David Bruce: The Funniest People in Television and Radio: 250 Anecdotes — Children

Children

• In the early days of television, TV sets were dangerous — it took 42,000 volts of electricity to operate them. When Wayne Halverson, a childhood friend of author Gary Paulsen, turned 12, he licked the end of his finger then brought it close to the ventilation panel of his family’s TV. An arc of electricity grabbed him, threw him against a wall, and knocked him unconscious for several minutes. Later, Wayne discovered that the incident had given him a superpower similar to those of comic-book characters — Wayne was the first in his group of young male buddies to be able to talk to girls.

• Art Linkletter became famous in large part because of his interviews of children on his various TV programs. He would chat with the children a few minutes before they went on the air in order to find out who would be a good interview subject. Occasionally, a child would be so hyperactive that Mr. Linkletter would be forced to calm the child down by being “stern” with the child — for example, Mr. Linkletter would sometimes tell a hyperactive child to be on his best behavior because the President of the United States would be watching the show.

• R.L. Stine worked as a writer on the TV series Eureeka’s Castle, which featured many puppets, including a large puppet of a dragon that took as many as three people to operate. The people behind the TV series received a letter from the mother of a young girl who wanted to visit the set, and they invited the mother and the young girl to visit. Unfortunately, when the young girl arrived, she looked around the set and then started crying — she was disappointed because she had thought that the characters of Eureeka’s Castle were real.

• As young children with cerebral palsy, which affected their muscle control, comedian Geri Jewell and her best friend, Christine Kellogg, enjoyed watching the children’s TV show Engineer Bill. Among other educational games, Engineer Bill taught children to drink all their milk by use of a game called “Red Light, Green Light.” When he said “Green Light,” the children were supposed to drink their milk, but when he said “Red Light,” the children were supposed to stop. Because of their cerebral palsy, Geri and Christine spilled more milk than they drank.

• Madeleine L’Engle, author of A Wrinkle in Time, and her husband, Hugh Franklin, a professional actor who played Dr. Charles Tyler on the TV soap opera All My Children, decided to move back to New York City after years of living in the country. They explained to their three children that cities were much different from the country, and that they could take only one of their seven cats and only one of their three dogs with them. Their youngest child opened his eyes wide and asked, “And only one child?”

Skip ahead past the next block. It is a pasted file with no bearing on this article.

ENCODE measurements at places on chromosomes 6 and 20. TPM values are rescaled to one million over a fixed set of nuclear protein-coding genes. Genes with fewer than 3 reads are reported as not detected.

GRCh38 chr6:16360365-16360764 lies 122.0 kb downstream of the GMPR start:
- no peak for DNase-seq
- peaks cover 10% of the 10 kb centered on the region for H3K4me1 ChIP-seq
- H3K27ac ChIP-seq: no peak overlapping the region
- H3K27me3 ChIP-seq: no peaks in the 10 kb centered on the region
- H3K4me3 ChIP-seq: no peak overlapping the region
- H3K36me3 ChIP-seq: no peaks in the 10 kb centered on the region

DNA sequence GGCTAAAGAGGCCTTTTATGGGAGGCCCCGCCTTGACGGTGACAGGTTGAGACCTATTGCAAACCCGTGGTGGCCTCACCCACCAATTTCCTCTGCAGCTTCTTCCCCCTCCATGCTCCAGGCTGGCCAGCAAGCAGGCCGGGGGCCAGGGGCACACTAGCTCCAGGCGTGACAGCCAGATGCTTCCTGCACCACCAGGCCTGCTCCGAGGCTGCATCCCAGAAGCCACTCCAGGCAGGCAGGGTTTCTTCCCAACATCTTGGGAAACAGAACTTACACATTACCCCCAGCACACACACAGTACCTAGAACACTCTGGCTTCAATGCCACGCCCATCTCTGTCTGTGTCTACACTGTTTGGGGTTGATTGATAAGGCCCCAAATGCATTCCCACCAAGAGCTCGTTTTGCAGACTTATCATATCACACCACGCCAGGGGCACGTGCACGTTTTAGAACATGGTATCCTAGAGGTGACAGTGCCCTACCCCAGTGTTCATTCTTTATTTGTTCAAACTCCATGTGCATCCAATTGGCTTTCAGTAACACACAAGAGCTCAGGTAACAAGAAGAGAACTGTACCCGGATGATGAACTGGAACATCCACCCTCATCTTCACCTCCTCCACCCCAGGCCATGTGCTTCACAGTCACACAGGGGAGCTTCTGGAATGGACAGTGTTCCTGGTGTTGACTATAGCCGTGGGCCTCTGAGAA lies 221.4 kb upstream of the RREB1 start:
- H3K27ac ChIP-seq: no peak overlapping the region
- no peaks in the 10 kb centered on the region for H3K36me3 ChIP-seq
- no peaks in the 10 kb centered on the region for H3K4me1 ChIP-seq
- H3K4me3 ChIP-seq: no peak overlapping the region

• When she was a little girl, comedian Carol Burnett pretended that she had an identical twin sister named Karen, and she tried to convince the neighbors that Karen really existed. Therefore, Carol would go home to her apartment, change clothes quickly, leave using the fire escape, then reappear in the front door of the apartment house as Karen. Eventually, Carol grew exhausted trying to be two people, so Karen left on an extended vacation from which she never returned.

• Tex Avery created the personality of Bugs Bunny and directed many cartoons starring the character, as well as some Kool-Aid TV commercials featuring Bugs. When some little kids found out that he had some cels and drawings of Bugs Bunny in his car, he gave them to the kids. Soon after, a little girl asked him for more. He replied, “I gave you a whole batch of them!” She said, “But my brother takes them to school and sells them for fifty cents apiece!”

• TV’s Mister Rogers once attended a children’s program at an outreach facility. Because he did not want his celebrity to detract from the attention that ought to be given to the children, he and his wife sneaked into the auditorium. However, the children knew that he would be attending, and they wanted to see where he was sitting, so during the program, one of the children yelled, “Where you at, Mister Rogers? Where you at?”

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Copyright by Bruce D. Bruce; All Rights Reserved

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